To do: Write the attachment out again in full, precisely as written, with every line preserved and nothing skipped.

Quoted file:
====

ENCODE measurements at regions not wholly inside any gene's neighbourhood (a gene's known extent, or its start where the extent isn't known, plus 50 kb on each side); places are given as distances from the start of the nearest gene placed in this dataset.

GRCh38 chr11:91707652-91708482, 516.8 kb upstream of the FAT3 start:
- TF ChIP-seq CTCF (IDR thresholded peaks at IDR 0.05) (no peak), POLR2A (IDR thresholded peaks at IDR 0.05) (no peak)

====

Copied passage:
ENCODE measurements at regions not wholly inside any gene's neighbourhood (a gene's known extent, or its start where the extent isn't known, plus 50 kb on each side); places are given as distances from the start of the nearest gene placed in this dataset.

GRCh38 chr11:91707652-91708482, 516.8 kb upstream of the FAT3 start:
- TF ChIP-seq CTCF (IDR thresholded peaks at IDR 0.05) (no peak), POLR2A (IDR thresholded peaks at IDR 0.05) (no peak)